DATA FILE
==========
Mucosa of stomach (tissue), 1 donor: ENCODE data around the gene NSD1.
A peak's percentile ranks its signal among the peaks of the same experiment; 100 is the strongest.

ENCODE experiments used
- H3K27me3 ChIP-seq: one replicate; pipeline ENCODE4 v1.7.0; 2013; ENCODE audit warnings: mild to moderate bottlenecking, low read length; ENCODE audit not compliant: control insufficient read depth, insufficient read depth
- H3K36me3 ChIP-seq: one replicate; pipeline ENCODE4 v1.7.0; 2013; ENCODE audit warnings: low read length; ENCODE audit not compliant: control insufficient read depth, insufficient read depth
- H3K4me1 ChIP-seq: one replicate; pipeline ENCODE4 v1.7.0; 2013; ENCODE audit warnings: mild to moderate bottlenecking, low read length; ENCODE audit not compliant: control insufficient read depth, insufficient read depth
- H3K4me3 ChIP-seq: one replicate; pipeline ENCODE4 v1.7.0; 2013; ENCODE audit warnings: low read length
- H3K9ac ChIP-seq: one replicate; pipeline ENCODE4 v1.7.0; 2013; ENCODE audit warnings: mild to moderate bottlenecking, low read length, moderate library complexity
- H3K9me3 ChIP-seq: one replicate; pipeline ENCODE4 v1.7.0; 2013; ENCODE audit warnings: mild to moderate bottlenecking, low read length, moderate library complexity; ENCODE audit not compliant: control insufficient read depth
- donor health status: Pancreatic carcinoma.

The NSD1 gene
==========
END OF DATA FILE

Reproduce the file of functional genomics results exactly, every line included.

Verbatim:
Mucosa of stomach (tissue), 1 donor: ENCODE data around the gene NSD1.
A peak's percentile ranks its signal among the peaks of the same experiment; 100 is the strongest.

ENCODE experiments used
- H3K27me3 ChIP-seq: one replicate; pipeline ENCODE4 v1.7.0; 2013; ENCODE audit warnings: mild to moderate bottlenecking, low read length; ENCODE audit not compliant: control insufficient read depth, insufficient read depth
- H3K36me3 ChIP-seq: one replicate; pipeline ENCODE4 v1.7.0; 2013; ENCODE audit warnings: low read length; ENCODE audit not compliant: control insufficient read depth, insufficient read depth
- H3K4me1 ChIP-seq: one replicate; pipeline ENCODE4 v1.7.0; 2013; ENCODE audit warnings: mild to moderate bottlenecking, low read length; ENCODE audit not compliant: control insufficient read depth, insufficient read depth
- H3K4me3 ChIP-seq: one replicate; pipeline ENCODE4 v1.7.0; 2013; ENCODE audit warnings: low read length
- H3K9ac ChIP-seq: one replicate; pipeline ENCODE4 v1.7.0; 2013; ENCODE audit warnings: mild to moderate bottlenecking, low read length, moderate library complexity
- H3K9me3 ChIP-seq: one replicate; pipeline ENCODE4 v1.7.0; 2013; ENCODE audit warnings: mild to moderate bottlenecking, low read length, moderate library complexity; ENCODE audit not compliant: control insufficient read depth
- donor health status: Pancreatic carcinoma.

The NSD1 gene